"Nothing is as fascinating as spending hours listening to Walter’s theories of life, cinema and the countless tidbits of wisdom that he leaves behind him like Hansel and Gretel´s trail of bread crumbs: guidance and nourishment.” says Francis Ford Coppola about Walter Murch.
The editor, sound designer (Murch coined the term) and mixer worked with directors like Philip Kaufman, "The Unbearable Lightness of Being" (1987) and Coppola, "The Godfather" (1972), and was awarded with his first Academy Award for the sound editing and mixing of "Apocalypse Now" (1979). For “Apocalypse Now”, Murch initiated the development of an innovative system of surround sound (5.1) that dramatically changed the nature of film sound. He is one of the pioneers of non linear editing and draws his inspiration from a variety of artistic fields. David and Edie Ichioka allow us to share his engaging theoretical and phenomenological approach to the craft.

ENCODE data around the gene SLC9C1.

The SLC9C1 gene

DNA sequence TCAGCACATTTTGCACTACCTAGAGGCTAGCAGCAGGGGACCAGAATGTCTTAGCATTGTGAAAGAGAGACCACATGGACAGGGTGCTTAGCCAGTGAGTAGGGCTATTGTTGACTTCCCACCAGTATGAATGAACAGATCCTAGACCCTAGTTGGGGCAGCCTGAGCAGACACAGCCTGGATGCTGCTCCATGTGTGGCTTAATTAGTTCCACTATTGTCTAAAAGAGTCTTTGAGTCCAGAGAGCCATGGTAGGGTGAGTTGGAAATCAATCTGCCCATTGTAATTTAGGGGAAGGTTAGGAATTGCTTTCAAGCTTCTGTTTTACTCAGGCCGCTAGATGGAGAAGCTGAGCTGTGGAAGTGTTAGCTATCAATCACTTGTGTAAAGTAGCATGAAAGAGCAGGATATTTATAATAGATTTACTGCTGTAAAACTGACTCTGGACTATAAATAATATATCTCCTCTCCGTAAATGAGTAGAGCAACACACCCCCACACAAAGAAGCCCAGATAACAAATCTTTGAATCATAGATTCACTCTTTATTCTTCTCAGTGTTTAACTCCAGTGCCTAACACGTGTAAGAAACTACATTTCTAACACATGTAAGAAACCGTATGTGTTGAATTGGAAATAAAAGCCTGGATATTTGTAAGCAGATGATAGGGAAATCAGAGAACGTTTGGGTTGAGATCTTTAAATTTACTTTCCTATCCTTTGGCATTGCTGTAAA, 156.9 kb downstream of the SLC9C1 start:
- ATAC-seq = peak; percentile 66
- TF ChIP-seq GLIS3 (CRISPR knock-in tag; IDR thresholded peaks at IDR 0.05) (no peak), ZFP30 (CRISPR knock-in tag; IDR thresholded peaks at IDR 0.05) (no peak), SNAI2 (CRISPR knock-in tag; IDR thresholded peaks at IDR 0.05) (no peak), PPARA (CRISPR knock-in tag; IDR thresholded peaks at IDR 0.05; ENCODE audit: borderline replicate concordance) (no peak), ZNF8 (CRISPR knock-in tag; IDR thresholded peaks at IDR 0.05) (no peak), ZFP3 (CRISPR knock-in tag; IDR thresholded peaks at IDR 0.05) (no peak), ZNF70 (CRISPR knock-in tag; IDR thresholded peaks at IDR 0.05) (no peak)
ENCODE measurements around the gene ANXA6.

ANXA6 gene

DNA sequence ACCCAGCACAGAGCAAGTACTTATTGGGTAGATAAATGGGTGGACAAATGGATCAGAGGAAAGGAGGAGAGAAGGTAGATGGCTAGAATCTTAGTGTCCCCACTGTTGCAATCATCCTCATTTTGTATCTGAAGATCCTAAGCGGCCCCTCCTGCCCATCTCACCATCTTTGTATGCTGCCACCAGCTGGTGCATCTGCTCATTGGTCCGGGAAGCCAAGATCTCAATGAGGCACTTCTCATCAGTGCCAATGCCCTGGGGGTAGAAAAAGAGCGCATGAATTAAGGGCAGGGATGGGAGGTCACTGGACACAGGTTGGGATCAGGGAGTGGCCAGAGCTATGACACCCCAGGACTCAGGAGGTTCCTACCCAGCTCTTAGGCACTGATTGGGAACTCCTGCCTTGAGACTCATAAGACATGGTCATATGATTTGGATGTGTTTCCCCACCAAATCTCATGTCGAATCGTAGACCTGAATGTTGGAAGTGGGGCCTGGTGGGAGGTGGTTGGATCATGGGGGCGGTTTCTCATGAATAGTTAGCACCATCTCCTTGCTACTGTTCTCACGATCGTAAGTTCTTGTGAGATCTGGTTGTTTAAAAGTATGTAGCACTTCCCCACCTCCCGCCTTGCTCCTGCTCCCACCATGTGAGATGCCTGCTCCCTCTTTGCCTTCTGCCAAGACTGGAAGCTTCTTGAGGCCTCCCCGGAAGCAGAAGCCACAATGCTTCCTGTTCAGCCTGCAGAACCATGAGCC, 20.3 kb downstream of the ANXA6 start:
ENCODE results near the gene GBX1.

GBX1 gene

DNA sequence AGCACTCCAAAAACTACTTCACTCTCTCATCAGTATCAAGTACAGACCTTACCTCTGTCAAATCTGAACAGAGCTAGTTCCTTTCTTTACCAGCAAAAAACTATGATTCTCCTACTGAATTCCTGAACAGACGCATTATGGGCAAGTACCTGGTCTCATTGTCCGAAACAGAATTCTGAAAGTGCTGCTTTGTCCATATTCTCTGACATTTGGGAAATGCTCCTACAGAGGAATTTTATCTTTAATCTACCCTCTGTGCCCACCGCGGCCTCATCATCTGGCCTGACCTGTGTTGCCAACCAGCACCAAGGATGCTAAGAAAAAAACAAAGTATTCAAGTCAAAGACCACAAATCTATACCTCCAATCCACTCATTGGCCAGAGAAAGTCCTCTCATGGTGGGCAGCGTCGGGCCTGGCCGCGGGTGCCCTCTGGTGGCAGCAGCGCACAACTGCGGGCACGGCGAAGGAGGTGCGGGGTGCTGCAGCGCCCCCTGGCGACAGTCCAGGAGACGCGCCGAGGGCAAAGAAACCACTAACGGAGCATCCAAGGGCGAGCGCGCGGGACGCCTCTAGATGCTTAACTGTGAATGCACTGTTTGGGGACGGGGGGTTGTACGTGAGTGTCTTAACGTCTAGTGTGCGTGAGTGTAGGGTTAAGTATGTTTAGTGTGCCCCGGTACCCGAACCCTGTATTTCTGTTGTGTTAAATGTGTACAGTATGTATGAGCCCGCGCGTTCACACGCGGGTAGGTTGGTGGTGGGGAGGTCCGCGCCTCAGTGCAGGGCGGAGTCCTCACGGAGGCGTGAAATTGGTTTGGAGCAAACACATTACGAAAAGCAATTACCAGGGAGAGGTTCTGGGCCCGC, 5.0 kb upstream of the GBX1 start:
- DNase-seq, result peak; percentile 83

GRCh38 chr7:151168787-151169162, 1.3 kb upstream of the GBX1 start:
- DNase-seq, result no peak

During the entire length of the film, Murch holds our attention with his witty aphorisms and guides us into the subtle mysteries of his profession. Again and again, the film breaks from the face to face interview format with the addition of playful effects that are analogous to Murch’s explanations and clips from his films.
Pre film: “In Conversation with Walter Murch” (NL, 1980) – Murch's phrophecy in this conversation, which Frank Scheffer made during the making of his film “Zoetrope People”, was fullfilled in the nineties: the digital revolution in the postprodcution of motion pictures.
We thank the Amsterdam Film Museum for their friendly support.